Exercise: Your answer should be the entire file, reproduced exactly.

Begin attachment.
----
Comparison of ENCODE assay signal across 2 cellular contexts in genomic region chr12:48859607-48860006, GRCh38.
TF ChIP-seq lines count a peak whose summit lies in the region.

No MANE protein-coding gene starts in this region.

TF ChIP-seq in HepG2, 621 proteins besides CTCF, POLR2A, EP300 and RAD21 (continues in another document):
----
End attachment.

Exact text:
Comparison of ENCODE assay signal across 2 cellular contexts in genomic region chr12:48859607-48860006, GRCh38.
TF ChIP-seq lines count a peak whose summit lies in the region.

No MANE protein-coding gene starts in this region.

TF ChIP-seq in HepG2, 621 proteins besides CTCF, POLR2A, EP300 and RAD21 (continues in another document):